Nº 5 2013 > Highlights from WPTF‑13 Opinions
Fostering an enabling environment for broadband connectivity
What can broadband deliver?
Broadband has become critical infrastructure, determining countries’ national competitiveness in the global digital economy. It is also a tool for advancing our common goal towards inclusive knowledge societies, where access to information and human creativity are vital.
A new networked world is being built, based on converged next-generation networks, but embracing concepts of embedded ambient intelligence, automated machine-to-machine traffic and the Internet of Things. Users will enjoy high-speed connectivity on the move, roaming seamlessly between networks wherever they go — anywhere, anytime, via any device.
WTPF‑13 Opinion 2
Opinion 2 on “Fostering an enabling environment for the greater growth and development of broadband connectivity” should help accelerate the social and economic progress of countries and the well-being of their citizens. The Opinion was endorsed by the World Telecommunication and Information and Communication Technology Policy Forum (WTPF‑13), held in Geneva on 14–16 May 2013. It was first discussed in Working Group 1 of the Policy Forum, along with contributions from Australia, the United States, Turkey, the Internet Society (ISOC), Avanti and the Global VSAT Forum (GVF). Presenting their contributions, Australia, the United States, and ISOC expressed support for Opinion 2 as drafted by the WTPF‑13 Informal Experts Group.
Turkey’s contribution proposed that WTPF‑13 should invite Member States, Sector Members and all interested stakeholders to continue to work, as appropriate, in the activities of ITU, and in all “relevant” international, regional and national forums in regard to broadband connectivity. A number of countries expressed support for the amendment proposed by Turkey, which they saw as improving the text.
Avanti and GVF proposed a number of changes to reflect a technology-neutral approach to the establishment of broadband networks. They considered that technologies should include terrestrial fixed, terrestrial mobile, as well as satellite broadband, to enable the provision of broadband services, in particular in unserved and under-served areas.
Senegal requested that the valuable work of the ITU Telecommunication Development Bureau be acknowledged, and that the Best Practice Guidelines from the Global Symposium for Regulators of 2009 and 2011 be noted.
Ghana said that the establishment of a universal service programme should “spur demand for” — rather than simply be “supporting” — telecommunication infrastructure investment. In Ghana’s view, such an amendment would better reflect the balance between the demand and supply sides in the broadband ecosystem.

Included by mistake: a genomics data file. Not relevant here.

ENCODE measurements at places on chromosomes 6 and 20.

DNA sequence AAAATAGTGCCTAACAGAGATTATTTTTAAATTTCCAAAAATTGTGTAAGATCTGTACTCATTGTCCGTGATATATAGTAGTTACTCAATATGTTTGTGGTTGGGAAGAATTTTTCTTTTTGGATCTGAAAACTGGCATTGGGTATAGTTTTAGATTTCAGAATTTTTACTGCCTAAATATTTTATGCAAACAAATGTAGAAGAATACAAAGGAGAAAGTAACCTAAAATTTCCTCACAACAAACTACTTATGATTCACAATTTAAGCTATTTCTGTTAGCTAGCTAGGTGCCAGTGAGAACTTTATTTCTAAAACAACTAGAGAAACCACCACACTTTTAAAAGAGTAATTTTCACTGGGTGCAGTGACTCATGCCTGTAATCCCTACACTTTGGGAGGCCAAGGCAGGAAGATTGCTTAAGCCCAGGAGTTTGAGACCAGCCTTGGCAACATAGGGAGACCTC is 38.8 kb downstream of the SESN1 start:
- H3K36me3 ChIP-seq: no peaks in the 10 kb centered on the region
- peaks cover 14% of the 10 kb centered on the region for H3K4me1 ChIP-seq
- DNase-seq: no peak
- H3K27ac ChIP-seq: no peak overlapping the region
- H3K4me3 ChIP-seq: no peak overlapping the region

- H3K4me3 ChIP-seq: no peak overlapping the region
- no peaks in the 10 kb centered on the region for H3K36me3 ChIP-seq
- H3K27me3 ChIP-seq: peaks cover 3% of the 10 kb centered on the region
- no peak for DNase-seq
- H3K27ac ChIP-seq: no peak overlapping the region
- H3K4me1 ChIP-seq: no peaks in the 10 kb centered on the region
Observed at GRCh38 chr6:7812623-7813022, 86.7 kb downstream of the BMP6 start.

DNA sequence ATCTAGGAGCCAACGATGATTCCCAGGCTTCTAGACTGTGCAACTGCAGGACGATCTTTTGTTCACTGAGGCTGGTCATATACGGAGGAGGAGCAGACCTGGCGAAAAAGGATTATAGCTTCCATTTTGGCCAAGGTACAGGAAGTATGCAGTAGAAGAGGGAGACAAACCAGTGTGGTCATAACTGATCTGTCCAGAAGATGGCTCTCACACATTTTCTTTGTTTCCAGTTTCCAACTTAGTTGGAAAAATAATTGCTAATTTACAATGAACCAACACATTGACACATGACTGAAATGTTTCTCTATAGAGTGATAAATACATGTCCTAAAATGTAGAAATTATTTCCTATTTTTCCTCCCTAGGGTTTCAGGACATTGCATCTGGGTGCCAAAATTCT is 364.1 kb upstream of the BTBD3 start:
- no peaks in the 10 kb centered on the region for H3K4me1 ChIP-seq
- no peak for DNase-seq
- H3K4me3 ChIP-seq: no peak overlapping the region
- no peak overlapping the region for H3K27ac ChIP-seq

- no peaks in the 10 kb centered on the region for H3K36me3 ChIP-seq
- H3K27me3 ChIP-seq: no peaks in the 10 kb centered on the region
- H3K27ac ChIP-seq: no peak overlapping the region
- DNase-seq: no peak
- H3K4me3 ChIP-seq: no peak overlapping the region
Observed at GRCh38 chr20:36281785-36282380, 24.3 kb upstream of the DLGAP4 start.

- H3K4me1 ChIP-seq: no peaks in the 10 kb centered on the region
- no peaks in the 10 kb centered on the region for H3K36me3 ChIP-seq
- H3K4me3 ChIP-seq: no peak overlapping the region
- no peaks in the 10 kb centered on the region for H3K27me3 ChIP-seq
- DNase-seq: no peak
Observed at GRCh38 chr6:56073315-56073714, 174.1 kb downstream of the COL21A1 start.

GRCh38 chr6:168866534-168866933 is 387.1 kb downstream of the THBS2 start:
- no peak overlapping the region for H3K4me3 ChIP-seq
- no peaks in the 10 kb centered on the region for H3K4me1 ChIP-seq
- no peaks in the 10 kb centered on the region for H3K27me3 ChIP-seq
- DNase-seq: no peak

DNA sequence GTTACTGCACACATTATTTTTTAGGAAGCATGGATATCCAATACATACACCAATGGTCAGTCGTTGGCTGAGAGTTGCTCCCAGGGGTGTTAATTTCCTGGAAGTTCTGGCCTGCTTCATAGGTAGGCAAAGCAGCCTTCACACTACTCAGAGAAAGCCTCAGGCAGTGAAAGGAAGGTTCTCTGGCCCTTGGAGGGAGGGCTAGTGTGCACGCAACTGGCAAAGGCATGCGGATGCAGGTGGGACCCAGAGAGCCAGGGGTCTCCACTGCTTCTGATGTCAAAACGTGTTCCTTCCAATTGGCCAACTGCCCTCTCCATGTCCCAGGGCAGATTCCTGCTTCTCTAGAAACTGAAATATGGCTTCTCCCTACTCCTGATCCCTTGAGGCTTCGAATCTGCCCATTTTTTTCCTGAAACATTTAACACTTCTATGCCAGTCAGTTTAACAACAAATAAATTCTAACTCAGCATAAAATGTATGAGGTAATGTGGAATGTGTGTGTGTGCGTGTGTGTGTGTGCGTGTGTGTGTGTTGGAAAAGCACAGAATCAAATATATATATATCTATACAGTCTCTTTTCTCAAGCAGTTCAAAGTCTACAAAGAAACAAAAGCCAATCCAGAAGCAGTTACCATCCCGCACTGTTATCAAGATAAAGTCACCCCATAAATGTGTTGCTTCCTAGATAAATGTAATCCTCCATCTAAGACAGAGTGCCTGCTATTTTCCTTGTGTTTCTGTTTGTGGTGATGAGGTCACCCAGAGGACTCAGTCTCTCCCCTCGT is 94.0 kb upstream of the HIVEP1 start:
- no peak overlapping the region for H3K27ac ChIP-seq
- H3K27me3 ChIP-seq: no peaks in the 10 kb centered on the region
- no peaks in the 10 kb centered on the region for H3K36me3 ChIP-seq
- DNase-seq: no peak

In a spirit of compromise, Avanti, Senegal and Ghana all agreed that their amendments should be reflected in the WTPF‑13 Chairman’s report, rather than in the Opinion itself.
Rationale for Opinion 2
There is a body of evidence of the role of broadband as a vital enabler to accelerate progress towards attaining the United Nations Millennium Development Goals and other internationally agreed sustainable development targets. Opinion 2 cites the following three major reports from the ITU and UNESCO Broadband Commission for Digital Development:
- “A 2010 Leadership Imperative: The Future Built on Broadband” calls for broadband-friendly practices and policies towards the attainment of internationally agreed development goals.
- “Broadband: A Platform for Progress” describes the importance of competition in promoting investment.
- “The State of Broadband 2012: Achieving Digital Inclusion for All” provides policy recommendations encouraging broadband infrastructure development.
Gist of Opinion 2
WTPF‑13 took the view that Member States, Sector Members and other interested stakeholders should make every effort to foster an enabling environment for the greater growth and development of broadband connectivity.
Member States should promote widespread affordable access to telecommunication infrastructure by creating enabling legal and regulatory environments. They should do so by developing policies that are fair, transparent, stable, predictable and non-discriminatory, and that promote competition, foster continued technological and service innovation, and encourage private sector investment incentives. This will involve reviewing current regulatory frameworks with a view to adopting a competition-oriented approach to Internet Protocol (IP)-based networks in order to achieve clearly defined public goals, mainly taking into account the concept of technology neutrality.
Member States, Sector Members and all interested stakeholders should continue to share best practices regarding the implementation of progressive regulatory regimes designed to liberalize markets, promote competition and stimulate investment. As appropriate, this sharing of best practices will take place during work in the activities of ITU, and in all relevant international, regional and national forums considering the subject of broadband connectivity.
Finally, WTPF‑13 requested the Secretary-General to ensure the effective implementation of relevant ITU programmes and activities, including the WSIS outcomes, by promoting and strengthening cooperation in the development of broadband connectivity.